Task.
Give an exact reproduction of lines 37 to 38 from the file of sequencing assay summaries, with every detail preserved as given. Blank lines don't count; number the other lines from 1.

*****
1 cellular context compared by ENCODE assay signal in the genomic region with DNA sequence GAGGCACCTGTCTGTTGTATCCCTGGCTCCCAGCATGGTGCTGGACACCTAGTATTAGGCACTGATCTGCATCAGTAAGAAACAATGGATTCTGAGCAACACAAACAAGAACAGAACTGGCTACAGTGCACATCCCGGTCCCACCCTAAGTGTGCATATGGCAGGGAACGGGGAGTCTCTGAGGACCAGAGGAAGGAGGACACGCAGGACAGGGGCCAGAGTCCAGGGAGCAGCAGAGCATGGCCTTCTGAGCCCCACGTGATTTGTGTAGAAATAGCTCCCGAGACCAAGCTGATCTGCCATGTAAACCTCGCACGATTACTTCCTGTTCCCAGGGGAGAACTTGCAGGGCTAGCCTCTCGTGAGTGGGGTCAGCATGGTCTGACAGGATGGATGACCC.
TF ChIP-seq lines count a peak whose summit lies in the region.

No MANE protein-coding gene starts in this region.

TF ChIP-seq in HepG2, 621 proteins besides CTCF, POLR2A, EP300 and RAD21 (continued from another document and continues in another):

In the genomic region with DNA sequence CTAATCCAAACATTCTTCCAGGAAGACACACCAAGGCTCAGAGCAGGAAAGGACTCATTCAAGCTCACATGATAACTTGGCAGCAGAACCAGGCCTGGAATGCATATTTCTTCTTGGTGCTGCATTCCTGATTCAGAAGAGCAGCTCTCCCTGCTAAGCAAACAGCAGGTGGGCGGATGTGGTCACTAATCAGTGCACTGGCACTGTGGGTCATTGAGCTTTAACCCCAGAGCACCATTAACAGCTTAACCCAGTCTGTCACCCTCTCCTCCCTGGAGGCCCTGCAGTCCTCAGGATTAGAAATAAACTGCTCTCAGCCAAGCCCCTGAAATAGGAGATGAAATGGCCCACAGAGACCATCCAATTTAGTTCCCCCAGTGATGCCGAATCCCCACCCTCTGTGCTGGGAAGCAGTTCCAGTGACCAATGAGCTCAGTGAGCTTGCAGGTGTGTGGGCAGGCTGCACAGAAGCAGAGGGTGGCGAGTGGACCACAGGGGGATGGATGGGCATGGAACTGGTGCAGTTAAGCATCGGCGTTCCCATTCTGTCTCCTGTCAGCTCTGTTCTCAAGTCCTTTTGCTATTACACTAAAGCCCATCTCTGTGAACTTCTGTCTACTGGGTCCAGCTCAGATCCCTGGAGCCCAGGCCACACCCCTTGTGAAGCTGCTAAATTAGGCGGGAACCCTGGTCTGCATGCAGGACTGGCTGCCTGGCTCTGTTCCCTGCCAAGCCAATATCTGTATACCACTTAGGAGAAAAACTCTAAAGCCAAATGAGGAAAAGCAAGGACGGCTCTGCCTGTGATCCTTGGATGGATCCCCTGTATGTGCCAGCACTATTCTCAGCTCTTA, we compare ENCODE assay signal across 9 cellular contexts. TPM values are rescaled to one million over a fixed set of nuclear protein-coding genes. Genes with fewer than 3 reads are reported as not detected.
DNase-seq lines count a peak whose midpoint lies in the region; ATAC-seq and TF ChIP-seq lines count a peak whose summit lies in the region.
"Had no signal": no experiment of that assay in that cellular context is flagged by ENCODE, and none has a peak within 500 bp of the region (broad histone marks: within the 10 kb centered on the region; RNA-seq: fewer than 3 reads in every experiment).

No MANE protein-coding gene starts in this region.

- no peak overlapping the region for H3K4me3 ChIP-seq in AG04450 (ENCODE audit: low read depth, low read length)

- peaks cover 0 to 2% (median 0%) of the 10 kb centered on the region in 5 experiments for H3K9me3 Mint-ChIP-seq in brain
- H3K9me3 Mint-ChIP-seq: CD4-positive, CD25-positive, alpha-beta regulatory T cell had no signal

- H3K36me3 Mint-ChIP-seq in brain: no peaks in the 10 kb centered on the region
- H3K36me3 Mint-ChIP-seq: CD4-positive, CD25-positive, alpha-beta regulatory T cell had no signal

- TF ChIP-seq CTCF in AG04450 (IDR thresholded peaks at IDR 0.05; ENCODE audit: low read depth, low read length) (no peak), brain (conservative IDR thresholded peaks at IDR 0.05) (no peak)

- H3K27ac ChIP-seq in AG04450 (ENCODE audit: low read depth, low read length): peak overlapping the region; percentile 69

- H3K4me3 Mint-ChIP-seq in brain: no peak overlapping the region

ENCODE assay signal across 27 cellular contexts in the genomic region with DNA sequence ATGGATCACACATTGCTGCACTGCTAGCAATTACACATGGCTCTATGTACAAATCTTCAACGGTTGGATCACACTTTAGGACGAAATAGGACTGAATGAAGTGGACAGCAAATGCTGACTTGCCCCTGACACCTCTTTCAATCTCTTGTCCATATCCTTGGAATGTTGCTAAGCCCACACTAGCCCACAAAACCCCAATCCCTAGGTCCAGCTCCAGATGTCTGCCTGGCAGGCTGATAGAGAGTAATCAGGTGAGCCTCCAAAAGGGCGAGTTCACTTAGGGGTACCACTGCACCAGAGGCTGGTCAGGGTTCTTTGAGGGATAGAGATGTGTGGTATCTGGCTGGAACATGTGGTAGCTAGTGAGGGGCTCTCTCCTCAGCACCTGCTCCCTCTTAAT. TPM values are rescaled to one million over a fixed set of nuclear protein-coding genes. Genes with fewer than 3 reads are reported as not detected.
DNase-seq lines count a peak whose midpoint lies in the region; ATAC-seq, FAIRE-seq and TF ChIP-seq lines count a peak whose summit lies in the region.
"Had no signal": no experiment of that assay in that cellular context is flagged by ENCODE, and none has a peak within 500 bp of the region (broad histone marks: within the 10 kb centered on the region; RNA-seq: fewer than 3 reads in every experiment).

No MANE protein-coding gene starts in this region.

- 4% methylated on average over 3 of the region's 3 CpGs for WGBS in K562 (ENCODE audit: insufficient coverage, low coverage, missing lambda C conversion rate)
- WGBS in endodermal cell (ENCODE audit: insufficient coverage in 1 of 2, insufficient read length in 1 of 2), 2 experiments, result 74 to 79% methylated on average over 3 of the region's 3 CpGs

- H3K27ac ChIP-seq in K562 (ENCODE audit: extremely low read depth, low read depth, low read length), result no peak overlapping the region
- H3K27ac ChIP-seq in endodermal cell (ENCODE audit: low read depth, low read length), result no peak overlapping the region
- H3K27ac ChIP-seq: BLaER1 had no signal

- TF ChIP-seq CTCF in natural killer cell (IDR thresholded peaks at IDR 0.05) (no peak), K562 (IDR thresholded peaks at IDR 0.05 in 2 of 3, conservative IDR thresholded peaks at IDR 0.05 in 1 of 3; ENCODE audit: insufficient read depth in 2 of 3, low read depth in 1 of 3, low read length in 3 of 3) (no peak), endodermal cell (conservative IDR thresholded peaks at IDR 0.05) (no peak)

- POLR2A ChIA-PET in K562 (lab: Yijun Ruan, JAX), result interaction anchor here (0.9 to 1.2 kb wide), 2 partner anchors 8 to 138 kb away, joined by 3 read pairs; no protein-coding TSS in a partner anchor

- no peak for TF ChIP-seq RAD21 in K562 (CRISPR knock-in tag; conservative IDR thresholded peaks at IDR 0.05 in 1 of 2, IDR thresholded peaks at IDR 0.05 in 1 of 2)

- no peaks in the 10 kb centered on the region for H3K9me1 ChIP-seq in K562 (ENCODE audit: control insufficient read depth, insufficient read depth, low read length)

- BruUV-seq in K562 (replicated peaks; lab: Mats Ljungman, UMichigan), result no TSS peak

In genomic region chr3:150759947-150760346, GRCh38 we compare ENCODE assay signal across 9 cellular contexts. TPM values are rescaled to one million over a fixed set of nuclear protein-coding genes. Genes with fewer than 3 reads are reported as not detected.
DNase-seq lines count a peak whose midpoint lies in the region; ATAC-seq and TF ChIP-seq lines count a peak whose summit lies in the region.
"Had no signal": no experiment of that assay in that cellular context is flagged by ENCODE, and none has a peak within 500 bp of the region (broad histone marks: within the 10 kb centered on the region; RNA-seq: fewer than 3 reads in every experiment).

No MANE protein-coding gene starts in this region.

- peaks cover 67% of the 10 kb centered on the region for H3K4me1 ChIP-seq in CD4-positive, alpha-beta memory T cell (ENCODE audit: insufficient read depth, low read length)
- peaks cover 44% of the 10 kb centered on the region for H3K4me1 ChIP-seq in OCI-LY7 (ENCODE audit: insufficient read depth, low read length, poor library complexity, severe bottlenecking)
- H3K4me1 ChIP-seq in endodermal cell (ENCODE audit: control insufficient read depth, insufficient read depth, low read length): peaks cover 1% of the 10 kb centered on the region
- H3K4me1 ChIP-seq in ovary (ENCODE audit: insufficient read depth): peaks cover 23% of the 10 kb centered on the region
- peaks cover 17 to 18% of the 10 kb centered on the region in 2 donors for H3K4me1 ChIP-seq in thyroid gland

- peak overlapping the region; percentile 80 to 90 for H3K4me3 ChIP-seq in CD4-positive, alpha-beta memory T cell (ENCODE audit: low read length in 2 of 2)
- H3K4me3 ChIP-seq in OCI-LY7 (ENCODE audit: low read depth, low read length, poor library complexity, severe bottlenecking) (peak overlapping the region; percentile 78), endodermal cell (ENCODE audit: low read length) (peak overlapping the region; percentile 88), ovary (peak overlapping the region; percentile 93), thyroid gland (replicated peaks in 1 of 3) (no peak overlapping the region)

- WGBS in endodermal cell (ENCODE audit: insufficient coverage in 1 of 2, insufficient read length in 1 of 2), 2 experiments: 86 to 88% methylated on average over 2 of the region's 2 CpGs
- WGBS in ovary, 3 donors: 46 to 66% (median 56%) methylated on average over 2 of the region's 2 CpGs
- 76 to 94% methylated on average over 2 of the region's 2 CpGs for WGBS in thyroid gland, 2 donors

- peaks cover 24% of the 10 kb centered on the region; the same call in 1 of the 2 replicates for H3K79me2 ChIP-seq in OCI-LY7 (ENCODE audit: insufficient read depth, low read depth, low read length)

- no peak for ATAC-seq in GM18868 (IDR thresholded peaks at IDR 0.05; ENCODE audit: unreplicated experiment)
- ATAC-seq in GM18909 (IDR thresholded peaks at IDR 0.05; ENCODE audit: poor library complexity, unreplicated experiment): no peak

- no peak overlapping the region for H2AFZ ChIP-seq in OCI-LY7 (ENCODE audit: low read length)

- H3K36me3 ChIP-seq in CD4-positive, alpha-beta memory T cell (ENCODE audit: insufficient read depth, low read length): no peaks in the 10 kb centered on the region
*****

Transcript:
- H3K4me1 ChIP-seq in endodermal cell (ENCODE audit: control insufficient read depth, insufficient read depth, low read length): peaks cover 1% of the 10 kb centered on the region
- H3K4me1 ChIP-seq in ovary (ENCODE audit: insufficient read depth): peaks cover 23% of the 10 kb centered on the region